What are the two topics you’re never supposed to talk about, if you want to get along with people? Politics and religion. What a coincidence that these are the same two topics that you can’t escape on social media. Unless you block anyone who says anything political, your feed probably gets filled with posts daily just begging for two sides to start shouting at each other.
Maybe you’re the kind of person who wants to get involved but knows that these arguments tend to end poorly. Here are a few tips from my personal experience that have helped me navigate when and how to engage in these hot button arguments. I like to call it, Moderating All Things.
Look Before You Leap
My first tip is to approach this the same way I try to approach anything on social media. Start by moderating yourself. Step back, breath, and think about whether this is worth your time. In posting this, am I going to be improving or ruining someone else’s day? If I step away and come back tomorrow, would I still want to post this? Show some restraint.
Both Drew and I have experienced this several times where we’ve found ourselves stepping into an argument, and then end up spending several hours thinking and writing for a fruitless argument. That can be time well spent, on rare occasions, but often it’s time we could have spent working on something more valuable. Pick your battles carefully and know what you’re getting yourself into.
Be the Neutral 3rd Party
Partially because of the step above, I’m usually coming into these conversations late. I see the argument already going, realize I have something I want to say, but there’s already a lot of points going back and forth. Maybe you don’t want to butt-in on someone else’s conversation. But you have a unique opportunity to step in and focus the conversation.
These kinds of arguments tend to spiral out of control. Say I make a post about evidence for God. Then two people start arguing in the comments, and quickly go all over the place from whether miracles are possible to if the Bible endorsed slavery. My initial instinct is to go through and respond to each individual point I disagree with, but that would only make things even more disorganized. Instead, what I’ve begun doing is moderating the debate. Rather than taking the side you agree with and ganging up on the other, step in as a neutral 3rd party to narrate and help them come to an understanding.
Why Take This Approach?
There is a simple reason I do this. The conversation is not going to get anywhere when people are angry. The principle Greg Koukl discusses in Tactics, and part of why he takes the tactical approach, is this: If either side becomes angry, I lose. If they’re angry, then defenses go up and they will be far less inclined to listen to what I have to say. If I get angry, it speaks poorly of my character and makes them less likely to want whatever I offer. Thus, my goal is to find ways to bring the heat down in these conversations while not shutting down communication entirely.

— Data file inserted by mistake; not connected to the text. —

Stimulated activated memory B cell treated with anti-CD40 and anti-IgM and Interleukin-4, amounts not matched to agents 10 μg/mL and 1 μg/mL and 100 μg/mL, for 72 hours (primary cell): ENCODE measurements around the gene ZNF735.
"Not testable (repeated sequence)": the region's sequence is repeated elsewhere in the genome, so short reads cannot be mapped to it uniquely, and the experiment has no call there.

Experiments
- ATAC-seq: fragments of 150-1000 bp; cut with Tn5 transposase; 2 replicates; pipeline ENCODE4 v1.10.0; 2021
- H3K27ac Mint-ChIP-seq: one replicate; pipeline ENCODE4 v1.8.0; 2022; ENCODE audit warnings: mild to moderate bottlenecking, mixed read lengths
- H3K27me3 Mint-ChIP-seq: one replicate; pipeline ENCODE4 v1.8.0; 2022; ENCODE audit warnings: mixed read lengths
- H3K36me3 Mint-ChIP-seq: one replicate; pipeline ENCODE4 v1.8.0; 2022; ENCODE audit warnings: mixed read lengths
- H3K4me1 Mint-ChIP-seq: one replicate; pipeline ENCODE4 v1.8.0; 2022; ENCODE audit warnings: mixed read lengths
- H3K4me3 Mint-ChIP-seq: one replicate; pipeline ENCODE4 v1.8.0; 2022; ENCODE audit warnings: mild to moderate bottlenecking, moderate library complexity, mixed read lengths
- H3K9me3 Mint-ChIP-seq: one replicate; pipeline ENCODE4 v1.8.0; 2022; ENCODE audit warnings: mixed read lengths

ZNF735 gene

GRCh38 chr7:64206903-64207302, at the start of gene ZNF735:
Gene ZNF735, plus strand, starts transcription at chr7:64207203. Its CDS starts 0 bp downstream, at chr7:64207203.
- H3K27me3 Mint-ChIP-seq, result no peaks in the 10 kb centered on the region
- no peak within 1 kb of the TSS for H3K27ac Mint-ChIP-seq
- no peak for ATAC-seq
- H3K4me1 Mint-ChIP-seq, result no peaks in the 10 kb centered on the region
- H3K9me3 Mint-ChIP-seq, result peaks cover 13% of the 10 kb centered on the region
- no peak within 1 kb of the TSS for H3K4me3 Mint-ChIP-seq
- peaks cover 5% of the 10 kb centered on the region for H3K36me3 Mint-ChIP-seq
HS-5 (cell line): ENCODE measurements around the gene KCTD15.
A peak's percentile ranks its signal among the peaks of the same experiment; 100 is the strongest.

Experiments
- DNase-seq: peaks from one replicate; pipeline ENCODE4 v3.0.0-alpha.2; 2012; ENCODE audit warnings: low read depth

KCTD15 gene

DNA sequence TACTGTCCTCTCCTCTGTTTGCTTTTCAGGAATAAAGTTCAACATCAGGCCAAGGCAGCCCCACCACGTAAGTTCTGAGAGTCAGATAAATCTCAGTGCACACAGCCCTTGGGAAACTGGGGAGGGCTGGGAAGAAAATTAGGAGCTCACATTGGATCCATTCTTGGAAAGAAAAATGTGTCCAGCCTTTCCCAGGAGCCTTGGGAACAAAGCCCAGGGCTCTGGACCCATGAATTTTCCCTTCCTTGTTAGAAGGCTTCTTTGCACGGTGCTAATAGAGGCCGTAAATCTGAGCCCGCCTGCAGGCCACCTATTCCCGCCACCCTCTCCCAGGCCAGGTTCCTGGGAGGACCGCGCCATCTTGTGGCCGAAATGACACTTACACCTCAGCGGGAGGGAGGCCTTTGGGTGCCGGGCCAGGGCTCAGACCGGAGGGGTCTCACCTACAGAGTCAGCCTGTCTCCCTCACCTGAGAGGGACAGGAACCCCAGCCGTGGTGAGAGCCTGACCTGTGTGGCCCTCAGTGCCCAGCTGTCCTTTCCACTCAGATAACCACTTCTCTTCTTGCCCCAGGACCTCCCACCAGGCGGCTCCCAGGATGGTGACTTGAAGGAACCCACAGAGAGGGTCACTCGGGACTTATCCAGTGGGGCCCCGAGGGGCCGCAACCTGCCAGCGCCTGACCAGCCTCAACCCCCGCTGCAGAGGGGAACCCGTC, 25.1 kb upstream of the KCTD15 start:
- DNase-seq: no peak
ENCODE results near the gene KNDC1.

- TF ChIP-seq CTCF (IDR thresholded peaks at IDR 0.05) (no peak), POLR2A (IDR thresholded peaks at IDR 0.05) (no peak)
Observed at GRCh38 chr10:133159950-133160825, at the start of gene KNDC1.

How do I moderate?
Here are a few of the steps you want to take when using this moderation method. It can take some practice and careful thought, but it’s good to be able to do this even if you don’t launch into the fray very often.
- Put the pieces together
Follow the conversation up to that point and pick out what it was originally about, and where the arguments have gone from there. This doesn’t mean you need to understand every statement, but you will need to have a sense of the bigger picture.
- Explain Each Side
Restate one side’s point and perspective in a simple way. If defenses are up, we struggle to hear arguments from the other person. If we listen at all, it’s only enough to prepare a response. Having a neutral 3rd party explain the points, without any investment or hostility, can make it easier to listen and understand. They can’t reasonably shout you down for what isn’t your view. You’re simply trying to help.
- Point Out the Disconnect
Lastly, you want to bridge the gap. This is a good time to pull out a few Columbo questions. Is one side misconstruing the other? Tactfully question that. Is the other responding with harsh personal attacks? Consider calling them on that and try to get them to make an actual argument. Did he make a bold claim without any support? Ask him if he has support, or why he thinks that’s true.
In all of this, be polite, and know when to bow out if the other parties are not receptive. It may not be perfect, but the world needs more moderators. I hope you’ll join me in moderating all things.
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